12-hour naps and depression lamps: my experience with seasonal depression in college

Illustration by Kelsey Mason

My nightstand is covered in empty water bottles and mugs. Late homework assignments are piled up on Canvas. I’m asleep by 8 p.m. every night, my hair hasn’t been washed in a week and I haven’t eaten a real meal in just about as long. 

This isn’t a hypothetical me in a hypothetical situation. This is exactly how my winter went last year —  and the year before, and the year before that. In fact, this winter is the first year that I haven’t experienced severe seasonal depression since halfway through middle school. 

Seasonal depression is defined by the National Institute of Mental Health (NIMH) as “A type of depression characterized by a recurrent seasonal pattern, with symptoms lasting about 4−5 months out of the year.” According to the NIMH, the symptoms of seasonal depression often look similar to the typically discussed signs of depression, such as persistent sad or anxious mood, feelings of hopelessness or pessimism, loss of interest in hobbies or activities, decreased energy, oversleeping or overeating. 

This drop in mood and energy during the winter occurs because of a link between the decreased sunlight and a drop in a neurotransmitter called serotonin. Serotonin affects mood, and lower levels of this neurotransmitter have been linked with depression.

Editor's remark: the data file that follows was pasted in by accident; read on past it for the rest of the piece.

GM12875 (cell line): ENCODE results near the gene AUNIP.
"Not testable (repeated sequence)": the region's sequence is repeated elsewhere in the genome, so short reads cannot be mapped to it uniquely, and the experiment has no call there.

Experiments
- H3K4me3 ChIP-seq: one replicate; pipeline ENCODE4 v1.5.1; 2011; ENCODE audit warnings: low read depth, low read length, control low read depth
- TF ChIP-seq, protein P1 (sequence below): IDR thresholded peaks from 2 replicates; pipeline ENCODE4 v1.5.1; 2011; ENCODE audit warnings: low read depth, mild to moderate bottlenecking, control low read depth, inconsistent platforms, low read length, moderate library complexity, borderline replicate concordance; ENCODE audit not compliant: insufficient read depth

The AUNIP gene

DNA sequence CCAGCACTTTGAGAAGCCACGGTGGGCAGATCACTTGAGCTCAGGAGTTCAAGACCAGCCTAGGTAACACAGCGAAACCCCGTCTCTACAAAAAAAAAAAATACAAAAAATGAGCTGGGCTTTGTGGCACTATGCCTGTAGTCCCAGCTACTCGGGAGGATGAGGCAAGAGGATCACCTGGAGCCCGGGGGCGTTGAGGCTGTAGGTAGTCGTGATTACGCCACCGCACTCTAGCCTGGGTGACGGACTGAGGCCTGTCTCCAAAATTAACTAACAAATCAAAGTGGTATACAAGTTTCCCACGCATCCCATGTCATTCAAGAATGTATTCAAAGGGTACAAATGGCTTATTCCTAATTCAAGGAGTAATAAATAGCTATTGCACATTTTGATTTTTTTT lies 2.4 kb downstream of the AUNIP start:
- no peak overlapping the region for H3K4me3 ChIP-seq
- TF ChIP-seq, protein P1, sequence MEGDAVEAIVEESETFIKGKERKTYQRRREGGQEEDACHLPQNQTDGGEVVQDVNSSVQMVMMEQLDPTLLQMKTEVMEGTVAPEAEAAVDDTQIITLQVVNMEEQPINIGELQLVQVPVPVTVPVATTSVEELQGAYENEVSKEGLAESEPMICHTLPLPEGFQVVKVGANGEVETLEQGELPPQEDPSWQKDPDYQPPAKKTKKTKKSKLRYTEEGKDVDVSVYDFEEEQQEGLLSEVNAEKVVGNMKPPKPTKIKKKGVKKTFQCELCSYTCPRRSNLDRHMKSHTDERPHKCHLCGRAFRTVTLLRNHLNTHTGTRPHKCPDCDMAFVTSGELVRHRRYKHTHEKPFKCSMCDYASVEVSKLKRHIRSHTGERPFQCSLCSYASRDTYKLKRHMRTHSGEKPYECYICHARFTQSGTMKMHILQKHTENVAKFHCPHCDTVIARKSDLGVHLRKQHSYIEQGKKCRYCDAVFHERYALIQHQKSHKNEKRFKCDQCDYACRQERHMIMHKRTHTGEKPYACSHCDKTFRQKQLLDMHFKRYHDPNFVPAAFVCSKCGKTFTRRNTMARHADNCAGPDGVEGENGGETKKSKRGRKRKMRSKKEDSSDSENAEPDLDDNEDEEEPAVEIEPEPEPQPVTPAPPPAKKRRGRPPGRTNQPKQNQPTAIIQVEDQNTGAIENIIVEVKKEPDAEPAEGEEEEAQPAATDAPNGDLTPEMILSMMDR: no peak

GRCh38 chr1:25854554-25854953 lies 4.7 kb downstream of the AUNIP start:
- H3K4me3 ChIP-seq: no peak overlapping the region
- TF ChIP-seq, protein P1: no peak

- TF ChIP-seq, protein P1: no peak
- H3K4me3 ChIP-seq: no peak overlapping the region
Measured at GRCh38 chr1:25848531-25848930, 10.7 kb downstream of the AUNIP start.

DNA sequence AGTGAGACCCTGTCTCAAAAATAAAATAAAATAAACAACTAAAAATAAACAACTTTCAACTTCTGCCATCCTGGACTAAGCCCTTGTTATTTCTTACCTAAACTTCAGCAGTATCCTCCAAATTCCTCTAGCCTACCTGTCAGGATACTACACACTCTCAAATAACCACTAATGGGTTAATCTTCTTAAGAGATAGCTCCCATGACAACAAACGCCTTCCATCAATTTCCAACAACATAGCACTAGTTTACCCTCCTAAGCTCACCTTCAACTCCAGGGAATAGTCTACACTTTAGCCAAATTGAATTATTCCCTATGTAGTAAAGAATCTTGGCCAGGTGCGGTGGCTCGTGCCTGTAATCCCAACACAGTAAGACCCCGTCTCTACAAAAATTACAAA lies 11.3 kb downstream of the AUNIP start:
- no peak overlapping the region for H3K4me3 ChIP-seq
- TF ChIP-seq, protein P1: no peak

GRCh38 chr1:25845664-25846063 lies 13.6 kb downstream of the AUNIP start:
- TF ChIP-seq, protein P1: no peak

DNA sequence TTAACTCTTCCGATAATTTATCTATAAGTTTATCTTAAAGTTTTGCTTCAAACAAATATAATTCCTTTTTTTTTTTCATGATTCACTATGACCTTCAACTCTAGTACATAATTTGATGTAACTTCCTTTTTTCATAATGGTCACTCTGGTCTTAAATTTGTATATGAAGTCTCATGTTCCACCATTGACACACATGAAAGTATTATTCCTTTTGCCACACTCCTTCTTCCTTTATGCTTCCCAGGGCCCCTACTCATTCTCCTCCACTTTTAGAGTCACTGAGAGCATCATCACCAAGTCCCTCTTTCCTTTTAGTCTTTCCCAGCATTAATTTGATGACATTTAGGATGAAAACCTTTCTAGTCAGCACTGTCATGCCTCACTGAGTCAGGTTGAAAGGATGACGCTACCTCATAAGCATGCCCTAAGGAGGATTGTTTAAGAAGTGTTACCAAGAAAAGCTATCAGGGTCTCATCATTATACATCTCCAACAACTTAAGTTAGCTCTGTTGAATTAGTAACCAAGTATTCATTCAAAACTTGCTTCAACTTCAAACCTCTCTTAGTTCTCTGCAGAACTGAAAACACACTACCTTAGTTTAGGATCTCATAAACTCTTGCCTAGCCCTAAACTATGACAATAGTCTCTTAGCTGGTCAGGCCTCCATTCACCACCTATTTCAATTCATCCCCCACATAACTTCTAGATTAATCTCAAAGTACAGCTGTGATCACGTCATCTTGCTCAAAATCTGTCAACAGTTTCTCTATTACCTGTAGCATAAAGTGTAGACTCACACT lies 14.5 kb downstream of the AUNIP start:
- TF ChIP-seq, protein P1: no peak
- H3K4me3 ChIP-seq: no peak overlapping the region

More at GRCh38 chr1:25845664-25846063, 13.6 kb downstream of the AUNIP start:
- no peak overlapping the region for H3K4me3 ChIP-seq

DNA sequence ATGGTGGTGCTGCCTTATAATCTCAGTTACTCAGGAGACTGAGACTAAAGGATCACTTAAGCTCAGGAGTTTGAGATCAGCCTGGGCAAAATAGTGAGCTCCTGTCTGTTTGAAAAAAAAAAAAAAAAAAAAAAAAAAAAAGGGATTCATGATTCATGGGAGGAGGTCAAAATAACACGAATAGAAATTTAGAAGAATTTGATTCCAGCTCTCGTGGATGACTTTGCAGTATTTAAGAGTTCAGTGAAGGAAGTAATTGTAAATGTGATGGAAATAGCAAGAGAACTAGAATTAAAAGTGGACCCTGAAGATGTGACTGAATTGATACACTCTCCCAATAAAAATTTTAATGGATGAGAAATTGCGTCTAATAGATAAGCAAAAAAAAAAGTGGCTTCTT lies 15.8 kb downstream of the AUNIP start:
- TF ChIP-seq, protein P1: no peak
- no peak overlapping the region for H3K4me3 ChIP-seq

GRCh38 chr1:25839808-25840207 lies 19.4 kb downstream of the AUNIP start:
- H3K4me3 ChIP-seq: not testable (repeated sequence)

Seasonal depression is incredibly challenging for anyone to face. For a college student with multiple classes to attend, homework and exams to complete and potentially a job or extracurricular activities to go to, dealing with seasonal depression can be an especially difficult task. 

As someone who’s dealt with seasonal depression since I was approximately 12 — and who is turning 20 this year — I would say I’m something of an expert on the subject — sort of. 

For a long time, the way I felt in the winter was definitely inconvenient, but it wasn’t truly “disrupting” my day-to-day life. I got all my homework done, hung out with my friends and did my chores. I was also numb the whole day, completely dissociated and asleep by 8 p.m. 

This completely changed when I got to college. For the first time in my life, I was in an entirely  different state with no parents and no friends. I was hopeful going into my first semester at University of Utah but as the weather started changing, I quickly went downhill. 

To make a long story short, my mental health deteriorated and my grades dropped to the point that my parents and I decided it was best for me to come back to Idaho. At this point, I felt completely defeated but there was no way for me to manage living in another state, working, paying my bills, trying to make friends and doing full-time classes on top of all of that. 

Although the winter still takes a toll on me, during my time back in my hometown attending  Boise State, I’ve been able to find ways to cope with how cold weather affects me. Reaching out to loved ones when I’m not doing well, going to therapy and just forcing myself to get out of the house for a couple of hours at a time are all ways I’ve found to lessen the intensity of the depression I experience.

I am not alone in the situation I faced and am still facing today. According to the University of Texas Medical Branch, about 10 million Americans experience seasonal depression every year. Among these people, college students are in a particularly difficult position. 

If you or another student you know are experiencing mental health issues this winter, utilize the resources that Boise State University offers to students, and remember that the days are already starting to get longer. 

University Health Services Counseling


(208) 426-1459
National Behavioral Health Crisis Line: Text or call 988

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